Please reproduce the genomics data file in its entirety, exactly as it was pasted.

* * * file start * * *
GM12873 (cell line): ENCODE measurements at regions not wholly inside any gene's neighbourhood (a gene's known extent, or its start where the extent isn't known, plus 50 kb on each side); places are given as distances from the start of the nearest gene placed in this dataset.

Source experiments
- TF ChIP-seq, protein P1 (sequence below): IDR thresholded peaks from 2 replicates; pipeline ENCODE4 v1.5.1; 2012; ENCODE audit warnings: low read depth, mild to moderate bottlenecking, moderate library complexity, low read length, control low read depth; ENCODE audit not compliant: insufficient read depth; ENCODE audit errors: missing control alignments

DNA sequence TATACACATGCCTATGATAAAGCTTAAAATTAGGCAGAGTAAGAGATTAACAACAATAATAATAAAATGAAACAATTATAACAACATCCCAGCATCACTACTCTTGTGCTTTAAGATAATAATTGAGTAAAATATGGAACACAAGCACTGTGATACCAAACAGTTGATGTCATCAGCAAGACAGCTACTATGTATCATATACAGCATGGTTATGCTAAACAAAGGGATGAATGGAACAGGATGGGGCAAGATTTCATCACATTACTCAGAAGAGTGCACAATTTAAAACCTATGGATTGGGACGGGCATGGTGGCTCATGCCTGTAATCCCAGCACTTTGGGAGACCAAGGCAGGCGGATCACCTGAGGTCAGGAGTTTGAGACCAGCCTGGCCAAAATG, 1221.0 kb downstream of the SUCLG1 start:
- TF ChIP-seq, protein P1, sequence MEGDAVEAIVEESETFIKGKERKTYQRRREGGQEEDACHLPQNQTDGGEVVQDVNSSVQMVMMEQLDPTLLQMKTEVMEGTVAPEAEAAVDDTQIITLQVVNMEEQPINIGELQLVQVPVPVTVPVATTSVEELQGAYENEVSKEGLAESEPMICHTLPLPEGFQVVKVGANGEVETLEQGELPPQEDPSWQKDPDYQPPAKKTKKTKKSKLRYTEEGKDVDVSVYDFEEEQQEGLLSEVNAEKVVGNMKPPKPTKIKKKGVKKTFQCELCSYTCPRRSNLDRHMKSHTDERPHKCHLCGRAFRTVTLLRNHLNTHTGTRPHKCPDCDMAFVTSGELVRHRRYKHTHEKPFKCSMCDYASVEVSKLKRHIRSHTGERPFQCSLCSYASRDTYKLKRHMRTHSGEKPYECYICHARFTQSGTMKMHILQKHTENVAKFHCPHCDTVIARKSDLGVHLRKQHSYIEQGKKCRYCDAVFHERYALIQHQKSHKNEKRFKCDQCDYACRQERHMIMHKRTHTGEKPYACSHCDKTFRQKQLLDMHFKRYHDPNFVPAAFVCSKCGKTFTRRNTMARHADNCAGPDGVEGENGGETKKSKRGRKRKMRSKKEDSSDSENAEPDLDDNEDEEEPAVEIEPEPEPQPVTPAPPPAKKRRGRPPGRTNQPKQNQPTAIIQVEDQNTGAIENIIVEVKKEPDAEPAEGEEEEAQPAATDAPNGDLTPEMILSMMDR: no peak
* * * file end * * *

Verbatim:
GM12873 (cell line): ENCODE measurements at regions not wholly inside any gene's neighbourhood (a gene's known extent, or its start where the extent isn't known, plus 50 kb on each side); places are given as distances from the start of the nearest gene placed in this dataset.

Source experiments
- TF ChIP-seq, protein P1 (sequence below): IDR thresholded peaks from 2 replicates; pipeline ENCODE4 v1.5.1; 2012; ENCODE audit warnings: low read depth, mild to moderate bottlenecking, moderate library complexity, low read length, control low read depth; ENCODE audit not compliant: insufficient read depth; ENCODE audit errors: missing control alignments

DNA sequence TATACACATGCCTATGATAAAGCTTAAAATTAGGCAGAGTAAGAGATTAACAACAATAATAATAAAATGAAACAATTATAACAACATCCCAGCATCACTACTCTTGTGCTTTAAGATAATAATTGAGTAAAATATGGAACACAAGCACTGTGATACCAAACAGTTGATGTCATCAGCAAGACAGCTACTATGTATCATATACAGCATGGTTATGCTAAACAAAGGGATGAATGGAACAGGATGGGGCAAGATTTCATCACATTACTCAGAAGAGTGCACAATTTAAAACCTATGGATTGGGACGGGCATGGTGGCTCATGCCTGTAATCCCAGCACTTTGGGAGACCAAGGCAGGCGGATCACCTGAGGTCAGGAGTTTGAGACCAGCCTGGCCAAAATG, 1221.0 kb downstream of the SUCLG1 start:
- TF ChIP-seq, protein P1, sequence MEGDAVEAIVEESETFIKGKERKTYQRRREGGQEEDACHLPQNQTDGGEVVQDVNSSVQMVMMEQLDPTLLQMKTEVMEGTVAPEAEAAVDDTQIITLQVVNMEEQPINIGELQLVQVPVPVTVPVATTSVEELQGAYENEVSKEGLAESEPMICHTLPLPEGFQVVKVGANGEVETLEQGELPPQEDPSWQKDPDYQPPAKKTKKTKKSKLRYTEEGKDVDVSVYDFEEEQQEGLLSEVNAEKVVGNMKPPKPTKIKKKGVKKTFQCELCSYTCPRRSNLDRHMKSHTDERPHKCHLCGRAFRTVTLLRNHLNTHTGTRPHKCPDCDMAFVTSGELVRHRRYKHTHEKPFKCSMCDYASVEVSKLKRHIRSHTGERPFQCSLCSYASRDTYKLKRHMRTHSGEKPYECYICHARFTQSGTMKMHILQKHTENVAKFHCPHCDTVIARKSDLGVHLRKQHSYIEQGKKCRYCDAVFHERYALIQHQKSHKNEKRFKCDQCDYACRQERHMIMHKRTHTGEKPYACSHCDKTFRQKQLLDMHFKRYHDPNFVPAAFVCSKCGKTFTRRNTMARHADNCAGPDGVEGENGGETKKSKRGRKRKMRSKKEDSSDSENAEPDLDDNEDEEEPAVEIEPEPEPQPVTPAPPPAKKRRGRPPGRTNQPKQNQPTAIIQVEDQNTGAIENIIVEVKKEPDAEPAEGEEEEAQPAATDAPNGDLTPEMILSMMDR: no peak